45. 45. Backup Slides<br />Lee et al., FR3.T03<br />July 29, 2011 26<br />IGARSS 2011 Vancouver, B.C. Canada<br />
  46. 46. Move to Higher Frequency<br />22.235 GHz (H2O)<br />118 GHz (O2)<br />55-60 GHz (O2)<br />183.31 GHz (H2O)<br /> Supplement low-frequency, low-spatial resolution channels with high-frequency, high-spatial resolution channels to retrieve PD near coast<br /> High-frequency window channels sensitive to water vapor continuum<br />183 GHz channels sensitive to water vapor at different layers in atmosphere <br />Lee et al., FR3.T03<br />July 29, 2011 27<br />IGARSS 2011 Vancouver, B.C. Canada<br />
  47. 47. Design Topology<br />Series-Shunt PIN-diode SPDT Switch Implementation<br /><ul><li>Implements both series and shunt diode SPDT configurations togetherto maximize isolation
  48. 48. Eliminates the need for quarter-wave transformer (reduces size)
  49. 49. This configuration was used for SPDT switch designs being presented</li></ul>RF OUTPUT<br />RF OUTPUT<br />RF INPUT<br />Lee et al., FR3.T03<br />July 29, 2011 28<br />IGARSS 2011 Vancouver, B.C. Canada<br />
  50. 50. Design Topology<br />SPDT Switch Circuit Schematic<br />Lee et al., FR3.T03<br />July 29, 2011 29<br />IGARSS 2011 Vancouver, B.C. Canada<br />
  51. 51. 80-105 GHz MMIC Switch<br /><ul><li>Microstrip design
  52. 52. SiN 2-layer MIM capacitors for bypass and DC blocking capacitors
  53. 53. NiCr thin-film process for resistors
  54. 54. Radial stubs used to provide well-defined virtual RF shorts</li></ul>Symmetric Design<br />1.52 mm<br />Antenna Leg<br />Reference Leg<br />1.37 mm<br />Measured Performance<br />Insertion Loss <br />Common Leg<br />Isolation<br />Common Leg RL<br />Antenna Leg RL<br />Lee et al., FR3.T03<br />July 29, 2011 30<br />IGARSS 2011 Vancouver, B.C. Canada<br />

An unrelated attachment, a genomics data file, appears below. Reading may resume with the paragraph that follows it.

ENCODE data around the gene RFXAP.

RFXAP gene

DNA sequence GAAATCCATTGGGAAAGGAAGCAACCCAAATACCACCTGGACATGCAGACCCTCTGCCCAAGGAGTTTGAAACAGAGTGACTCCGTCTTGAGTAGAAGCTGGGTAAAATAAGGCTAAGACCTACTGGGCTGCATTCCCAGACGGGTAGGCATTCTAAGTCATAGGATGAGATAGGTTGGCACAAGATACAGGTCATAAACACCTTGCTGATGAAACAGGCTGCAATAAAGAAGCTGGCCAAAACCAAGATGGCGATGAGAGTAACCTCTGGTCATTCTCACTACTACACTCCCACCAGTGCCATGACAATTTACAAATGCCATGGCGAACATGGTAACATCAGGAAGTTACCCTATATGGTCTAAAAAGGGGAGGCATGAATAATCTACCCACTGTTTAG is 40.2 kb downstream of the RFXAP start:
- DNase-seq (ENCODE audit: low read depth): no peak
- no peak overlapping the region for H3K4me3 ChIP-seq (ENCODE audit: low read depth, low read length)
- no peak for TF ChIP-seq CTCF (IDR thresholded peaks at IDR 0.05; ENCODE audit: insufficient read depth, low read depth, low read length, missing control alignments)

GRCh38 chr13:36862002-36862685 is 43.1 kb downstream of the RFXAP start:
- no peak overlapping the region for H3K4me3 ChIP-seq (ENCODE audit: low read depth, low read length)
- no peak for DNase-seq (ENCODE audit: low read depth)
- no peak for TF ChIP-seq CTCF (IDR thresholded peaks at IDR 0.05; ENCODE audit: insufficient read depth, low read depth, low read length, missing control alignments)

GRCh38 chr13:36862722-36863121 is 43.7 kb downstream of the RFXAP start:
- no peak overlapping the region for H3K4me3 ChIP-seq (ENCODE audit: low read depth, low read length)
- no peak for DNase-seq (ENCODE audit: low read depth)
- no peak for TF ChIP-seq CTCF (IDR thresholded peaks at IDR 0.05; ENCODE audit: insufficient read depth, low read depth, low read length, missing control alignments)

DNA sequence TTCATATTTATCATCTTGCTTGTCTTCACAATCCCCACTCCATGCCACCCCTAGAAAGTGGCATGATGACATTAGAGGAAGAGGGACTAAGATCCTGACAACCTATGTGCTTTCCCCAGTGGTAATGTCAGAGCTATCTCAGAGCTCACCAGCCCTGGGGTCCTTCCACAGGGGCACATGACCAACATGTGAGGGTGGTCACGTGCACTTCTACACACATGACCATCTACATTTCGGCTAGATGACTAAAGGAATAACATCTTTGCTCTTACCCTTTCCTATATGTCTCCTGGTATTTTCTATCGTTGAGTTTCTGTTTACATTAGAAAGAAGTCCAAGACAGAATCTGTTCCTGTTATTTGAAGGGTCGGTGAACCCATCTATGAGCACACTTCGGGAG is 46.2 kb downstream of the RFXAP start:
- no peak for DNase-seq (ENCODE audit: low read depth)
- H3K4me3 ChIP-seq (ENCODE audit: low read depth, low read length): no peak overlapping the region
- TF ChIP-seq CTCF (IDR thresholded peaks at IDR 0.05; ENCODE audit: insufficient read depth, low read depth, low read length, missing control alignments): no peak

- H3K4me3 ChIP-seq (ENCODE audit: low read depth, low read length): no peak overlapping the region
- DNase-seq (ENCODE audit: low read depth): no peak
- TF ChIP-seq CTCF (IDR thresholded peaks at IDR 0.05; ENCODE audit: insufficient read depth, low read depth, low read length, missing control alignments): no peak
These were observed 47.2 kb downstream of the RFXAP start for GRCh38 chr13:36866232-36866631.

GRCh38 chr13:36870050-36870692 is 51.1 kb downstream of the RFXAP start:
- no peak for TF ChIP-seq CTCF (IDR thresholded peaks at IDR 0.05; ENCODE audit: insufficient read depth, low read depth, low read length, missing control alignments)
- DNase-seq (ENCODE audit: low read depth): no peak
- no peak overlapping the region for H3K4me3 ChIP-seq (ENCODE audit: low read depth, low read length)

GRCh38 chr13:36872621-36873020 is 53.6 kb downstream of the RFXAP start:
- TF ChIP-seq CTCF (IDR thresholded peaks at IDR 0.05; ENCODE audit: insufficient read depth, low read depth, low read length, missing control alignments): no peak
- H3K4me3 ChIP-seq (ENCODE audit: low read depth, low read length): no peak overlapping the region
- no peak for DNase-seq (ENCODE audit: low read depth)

55. 55. 80-105 GHz MMIC Switch<br />Measured Results vs. Simulated Results<br />Lee et al., FR3.T03<br />July 29, 2011 31<br />IGARSS 2011 Vancouver, B.C. Canada<br />
  56. 56. 130-GHz Low-Noise Amplifier<br /><ul><li>MMIC LNA was packaged in WR-8 and WR-10 housings for characterization over a broad bandwidth.</li></ul>Lee et al., FR3.T03<br />July 29, 2011 32<br />IGARSS 2011 Vancouver, B.C. Canada<br />
  57. 57. 166-GHz Low-Noise Amplifier<br />Low-Noise Amplifier Layout and Measured Response<br /><ul><li> 35-nm process InP HEMT
  58. 58. Three-stage design with separate gate bias for the first stage to optimize low-noise performance
  59. 59. Record low noise temperature of 300 K from 150 - 160 GHz
  60. 60. Chip area of 900 x 560 (μm)2
  61. 61. The LNA was mounted in optimized WR-08 and WR-05 waveguide housings to test over a broad bandwidth.</li></ul>Lee et al., FR3.T03<br />July 29, 2011 33<br />IGARSS 2011 Vancouver, B.C. Canada<br />
  62. 62. 130-GHz Band Pass Filter:Return Loss<br />The passive high-frequency microwave components were designed and fabricated in microstrip technology on 3-mil (75 μm) thick alumina substrates.<br />0.94” (2.4 mm)<br />Lee et al., FR3.T03<br />July 29, 2011 34<br />IGARSS 2011 Vancouver, B.C. Canada<br />
  63. 63. 130-GHz Band Pass Filter:Insertion Loss<br />Note: Correction for CPW losses included<br />Lee et al., FR3.T03<br />July 29, 2011 35<br />IGARSS 2011 Vancouver, B.C. Canada<br />